Now there was a neutral element to some pieces too. It wasn’t quite a full camel look but more of a darker shade of pale in the shape of mohair coats and cinched in dresses with waist belts. On the opposite end of the scale was the black lace maxi skirts and chiffon dresses and lace jumpers. Maybe not such a practical choice for every day as Jackson paraded them worn with nothing underneath….I’m sure that would be a no so attractive occasion for cold nipples to do their worst.

Betty Jackson at London Fashion Week AW11Photography by Jemma Crow

Betty Jackson at London Fashion Week AW11Illustration by Bryony Crane

A definite thing to note from Jackson for winter though is that this season is going to be a bright one. Others have shown us variations on mulberry and dusky pinks but there’s no doubt that red is a key look too. Wear it with pride and white tights with platform patent shoes. Slightly reminiscent of childhood dressing but then maybe that’s why it’s such a perfect combination.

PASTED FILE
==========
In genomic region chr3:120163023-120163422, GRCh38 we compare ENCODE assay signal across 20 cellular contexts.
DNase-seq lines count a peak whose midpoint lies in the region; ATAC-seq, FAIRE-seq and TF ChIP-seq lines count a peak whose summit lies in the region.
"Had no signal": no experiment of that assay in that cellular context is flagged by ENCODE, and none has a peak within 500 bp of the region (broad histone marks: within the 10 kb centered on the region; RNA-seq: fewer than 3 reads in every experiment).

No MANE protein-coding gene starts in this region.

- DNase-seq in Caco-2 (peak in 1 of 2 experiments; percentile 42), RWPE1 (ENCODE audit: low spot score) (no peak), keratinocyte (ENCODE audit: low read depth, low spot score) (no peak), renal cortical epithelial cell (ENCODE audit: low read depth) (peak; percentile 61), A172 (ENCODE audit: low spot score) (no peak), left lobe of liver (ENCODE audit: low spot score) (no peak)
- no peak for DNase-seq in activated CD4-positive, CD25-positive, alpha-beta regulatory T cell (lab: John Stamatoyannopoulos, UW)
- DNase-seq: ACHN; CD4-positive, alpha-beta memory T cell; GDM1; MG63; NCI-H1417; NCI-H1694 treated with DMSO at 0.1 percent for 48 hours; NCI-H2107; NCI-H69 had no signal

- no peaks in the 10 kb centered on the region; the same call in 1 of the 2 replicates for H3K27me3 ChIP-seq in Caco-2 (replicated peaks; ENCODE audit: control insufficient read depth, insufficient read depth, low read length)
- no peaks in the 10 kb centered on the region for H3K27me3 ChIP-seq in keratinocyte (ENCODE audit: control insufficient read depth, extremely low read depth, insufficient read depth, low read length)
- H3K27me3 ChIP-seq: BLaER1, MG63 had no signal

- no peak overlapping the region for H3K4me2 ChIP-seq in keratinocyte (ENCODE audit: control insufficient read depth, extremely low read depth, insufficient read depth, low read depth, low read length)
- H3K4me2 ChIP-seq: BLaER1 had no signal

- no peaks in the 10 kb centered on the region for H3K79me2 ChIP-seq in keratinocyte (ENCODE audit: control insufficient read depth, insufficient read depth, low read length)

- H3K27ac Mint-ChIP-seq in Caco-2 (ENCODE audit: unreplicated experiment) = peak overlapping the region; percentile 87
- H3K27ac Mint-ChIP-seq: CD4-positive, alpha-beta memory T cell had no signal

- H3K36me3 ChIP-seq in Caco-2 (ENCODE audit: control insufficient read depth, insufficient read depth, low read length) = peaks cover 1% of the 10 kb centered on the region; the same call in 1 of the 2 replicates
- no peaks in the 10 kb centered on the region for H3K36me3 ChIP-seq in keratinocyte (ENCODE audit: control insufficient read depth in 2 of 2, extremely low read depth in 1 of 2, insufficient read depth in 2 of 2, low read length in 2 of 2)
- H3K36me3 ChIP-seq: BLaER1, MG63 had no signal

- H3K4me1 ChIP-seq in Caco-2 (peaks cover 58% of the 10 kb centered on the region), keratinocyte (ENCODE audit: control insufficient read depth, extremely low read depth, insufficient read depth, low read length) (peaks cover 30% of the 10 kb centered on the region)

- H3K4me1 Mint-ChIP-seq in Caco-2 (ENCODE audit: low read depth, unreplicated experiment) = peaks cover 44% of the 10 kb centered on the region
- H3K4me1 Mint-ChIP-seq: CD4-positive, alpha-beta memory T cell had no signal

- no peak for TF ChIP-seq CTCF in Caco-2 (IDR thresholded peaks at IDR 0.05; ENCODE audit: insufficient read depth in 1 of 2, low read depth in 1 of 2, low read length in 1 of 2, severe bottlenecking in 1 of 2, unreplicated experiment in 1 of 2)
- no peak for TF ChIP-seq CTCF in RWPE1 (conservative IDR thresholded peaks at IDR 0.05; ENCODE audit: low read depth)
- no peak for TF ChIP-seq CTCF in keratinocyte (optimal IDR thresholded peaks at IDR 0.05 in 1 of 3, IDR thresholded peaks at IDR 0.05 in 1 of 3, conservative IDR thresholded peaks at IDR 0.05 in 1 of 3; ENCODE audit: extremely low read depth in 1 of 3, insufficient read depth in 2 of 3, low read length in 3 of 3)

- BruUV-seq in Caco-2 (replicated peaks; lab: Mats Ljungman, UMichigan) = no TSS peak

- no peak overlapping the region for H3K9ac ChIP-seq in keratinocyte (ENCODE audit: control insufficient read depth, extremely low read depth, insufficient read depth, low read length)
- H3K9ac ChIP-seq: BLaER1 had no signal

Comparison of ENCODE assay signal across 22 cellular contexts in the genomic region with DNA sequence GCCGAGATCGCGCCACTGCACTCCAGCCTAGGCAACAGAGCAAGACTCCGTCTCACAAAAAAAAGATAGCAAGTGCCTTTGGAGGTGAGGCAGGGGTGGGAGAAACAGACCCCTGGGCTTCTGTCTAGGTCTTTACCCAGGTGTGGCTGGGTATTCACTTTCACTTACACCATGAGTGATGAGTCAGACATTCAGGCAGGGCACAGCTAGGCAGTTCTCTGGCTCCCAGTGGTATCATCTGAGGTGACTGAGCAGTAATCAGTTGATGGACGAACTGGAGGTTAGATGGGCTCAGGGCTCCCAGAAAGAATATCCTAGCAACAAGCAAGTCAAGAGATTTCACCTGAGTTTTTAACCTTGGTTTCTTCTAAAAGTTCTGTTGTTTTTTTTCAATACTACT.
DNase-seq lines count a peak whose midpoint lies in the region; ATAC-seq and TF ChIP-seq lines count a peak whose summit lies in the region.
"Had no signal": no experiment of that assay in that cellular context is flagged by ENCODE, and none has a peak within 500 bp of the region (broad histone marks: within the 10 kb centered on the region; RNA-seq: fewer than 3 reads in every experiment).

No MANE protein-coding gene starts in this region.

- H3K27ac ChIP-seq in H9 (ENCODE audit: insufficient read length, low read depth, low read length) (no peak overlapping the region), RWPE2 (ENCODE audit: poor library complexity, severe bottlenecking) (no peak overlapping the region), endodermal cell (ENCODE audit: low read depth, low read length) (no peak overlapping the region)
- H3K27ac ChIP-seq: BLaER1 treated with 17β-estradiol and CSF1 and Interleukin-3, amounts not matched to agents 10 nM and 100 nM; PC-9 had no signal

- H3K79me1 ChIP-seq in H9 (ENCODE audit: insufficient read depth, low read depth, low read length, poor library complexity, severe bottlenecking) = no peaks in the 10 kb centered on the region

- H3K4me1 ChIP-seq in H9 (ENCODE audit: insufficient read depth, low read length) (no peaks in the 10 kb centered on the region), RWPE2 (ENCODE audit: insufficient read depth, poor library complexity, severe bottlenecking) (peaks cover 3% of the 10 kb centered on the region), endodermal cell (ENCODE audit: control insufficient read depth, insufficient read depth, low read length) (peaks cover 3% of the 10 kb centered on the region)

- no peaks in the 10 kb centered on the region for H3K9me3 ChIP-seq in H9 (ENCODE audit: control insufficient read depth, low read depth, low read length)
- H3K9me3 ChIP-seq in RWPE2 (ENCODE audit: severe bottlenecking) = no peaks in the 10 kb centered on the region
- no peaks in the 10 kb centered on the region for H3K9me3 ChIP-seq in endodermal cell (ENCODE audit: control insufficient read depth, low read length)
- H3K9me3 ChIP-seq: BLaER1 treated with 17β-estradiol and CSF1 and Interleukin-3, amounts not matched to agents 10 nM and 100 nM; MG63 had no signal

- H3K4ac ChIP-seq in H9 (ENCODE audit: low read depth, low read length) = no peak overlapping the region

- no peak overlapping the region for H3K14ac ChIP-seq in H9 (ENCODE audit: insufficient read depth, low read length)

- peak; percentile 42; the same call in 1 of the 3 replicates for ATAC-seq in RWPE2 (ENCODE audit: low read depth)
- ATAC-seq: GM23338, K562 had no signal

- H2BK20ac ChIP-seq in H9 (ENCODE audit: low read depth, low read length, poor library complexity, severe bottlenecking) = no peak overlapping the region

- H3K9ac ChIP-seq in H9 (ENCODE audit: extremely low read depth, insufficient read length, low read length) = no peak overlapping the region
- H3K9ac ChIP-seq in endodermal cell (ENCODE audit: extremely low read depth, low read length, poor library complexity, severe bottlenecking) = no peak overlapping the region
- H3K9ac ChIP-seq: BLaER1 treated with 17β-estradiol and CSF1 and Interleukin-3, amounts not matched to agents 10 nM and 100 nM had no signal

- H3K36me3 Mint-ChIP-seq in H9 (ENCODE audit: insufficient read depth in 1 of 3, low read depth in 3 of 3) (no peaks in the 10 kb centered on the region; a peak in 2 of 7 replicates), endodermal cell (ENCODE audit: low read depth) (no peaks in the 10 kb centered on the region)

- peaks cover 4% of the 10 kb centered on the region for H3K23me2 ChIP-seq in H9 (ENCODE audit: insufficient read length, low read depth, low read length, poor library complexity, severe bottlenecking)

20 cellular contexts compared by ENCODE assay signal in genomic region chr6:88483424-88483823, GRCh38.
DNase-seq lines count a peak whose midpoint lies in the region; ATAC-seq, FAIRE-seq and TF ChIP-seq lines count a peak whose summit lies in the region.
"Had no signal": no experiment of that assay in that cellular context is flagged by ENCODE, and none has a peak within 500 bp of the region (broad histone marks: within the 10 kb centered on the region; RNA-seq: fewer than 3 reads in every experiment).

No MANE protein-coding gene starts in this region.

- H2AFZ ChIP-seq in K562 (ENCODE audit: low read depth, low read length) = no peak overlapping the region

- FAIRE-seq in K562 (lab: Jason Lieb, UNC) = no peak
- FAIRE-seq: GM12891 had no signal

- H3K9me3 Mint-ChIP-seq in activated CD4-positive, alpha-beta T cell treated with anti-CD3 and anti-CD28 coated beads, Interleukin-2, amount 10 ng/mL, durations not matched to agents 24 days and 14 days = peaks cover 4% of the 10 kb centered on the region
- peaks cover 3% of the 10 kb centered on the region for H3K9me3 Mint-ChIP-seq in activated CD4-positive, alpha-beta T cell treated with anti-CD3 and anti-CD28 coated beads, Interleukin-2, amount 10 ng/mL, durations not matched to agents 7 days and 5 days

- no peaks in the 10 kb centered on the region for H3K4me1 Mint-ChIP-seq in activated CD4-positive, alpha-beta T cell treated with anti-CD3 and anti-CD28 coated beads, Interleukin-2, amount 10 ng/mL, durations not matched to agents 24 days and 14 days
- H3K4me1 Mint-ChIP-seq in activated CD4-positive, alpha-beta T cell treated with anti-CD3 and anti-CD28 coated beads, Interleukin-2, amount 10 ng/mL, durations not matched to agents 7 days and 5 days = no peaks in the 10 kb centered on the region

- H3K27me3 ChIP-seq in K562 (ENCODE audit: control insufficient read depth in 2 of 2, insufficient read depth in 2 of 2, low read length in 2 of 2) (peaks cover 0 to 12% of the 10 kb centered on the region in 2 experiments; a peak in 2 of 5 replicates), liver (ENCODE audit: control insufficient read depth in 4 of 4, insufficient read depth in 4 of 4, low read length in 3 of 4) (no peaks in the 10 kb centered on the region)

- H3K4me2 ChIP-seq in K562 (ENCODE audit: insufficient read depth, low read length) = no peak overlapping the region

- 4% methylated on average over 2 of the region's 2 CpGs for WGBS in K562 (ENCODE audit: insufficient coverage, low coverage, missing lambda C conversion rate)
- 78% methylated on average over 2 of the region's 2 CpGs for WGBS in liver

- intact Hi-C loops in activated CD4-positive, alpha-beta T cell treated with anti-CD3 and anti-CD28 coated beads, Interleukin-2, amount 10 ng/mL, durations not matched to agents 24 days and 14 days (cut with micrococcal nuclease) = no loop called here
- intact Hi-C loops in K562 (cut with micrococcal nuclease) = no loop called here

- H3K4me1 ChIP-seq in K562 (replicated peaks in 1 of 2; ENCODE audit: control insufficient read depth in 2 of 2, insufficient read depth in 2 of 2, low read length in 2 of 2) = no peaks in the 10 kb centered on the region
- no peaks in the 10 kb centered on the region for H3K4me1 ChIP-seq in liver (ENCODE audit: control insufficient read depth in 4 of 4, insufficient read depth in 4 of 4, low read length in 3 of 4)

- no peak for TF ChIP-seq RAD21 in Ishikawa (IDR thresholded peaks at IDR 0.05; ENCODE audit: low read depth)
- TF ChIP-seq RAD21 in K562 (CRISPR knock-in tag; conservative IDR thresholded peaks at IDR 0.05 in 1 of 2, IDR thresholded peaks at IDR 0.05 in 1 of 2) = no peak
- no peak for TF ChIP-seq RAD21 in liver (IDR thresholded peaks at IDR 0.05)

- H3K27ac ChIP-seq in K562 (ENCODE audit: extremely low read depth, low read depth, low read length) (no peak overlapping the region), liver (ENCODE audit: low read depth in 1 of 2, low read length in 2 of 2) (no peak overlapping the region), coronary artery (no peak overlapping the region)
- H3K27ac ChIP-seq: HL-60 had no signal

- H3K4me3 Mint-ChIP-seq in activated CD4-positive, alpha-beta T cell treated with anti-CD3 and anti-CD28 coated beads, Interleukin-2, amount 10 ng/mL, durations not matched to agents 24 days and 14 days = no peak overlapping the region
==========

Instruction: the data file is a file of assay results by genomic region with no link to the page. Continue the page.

Betty Jackson at London Fashion Week AW11Illustration by Lisa Stannard

Betty Jackson at London Fashion Week AW11Photography by Jemma Crow

And of course what would a catwalk show be without it’s celebs; we got ours in the form of none other than T4’s Jameela Jamil who’s quicly becoming part of the fashion A List as Alexa Chung rose to the dizzy heights from the same path. But that girl has the longest legs I have ever seen. Wearing a super cute tangerine mini lantern dress and leopard print heels all I could stare at were her legs. But at least the paparazzi were pleased.

Jameela Jamil at Betty Jackson London Fashion Week AW11Illustration by Bryony Crane

Thanks very much to Bryony Crane and Lisa Stannard for their illustrations. More of their work can be found in Amelia’s Compendium of Fashion Illustration
LFW Paul Costelloe AW2011 by Krister Selin
Paul Costelloe by Krister Selin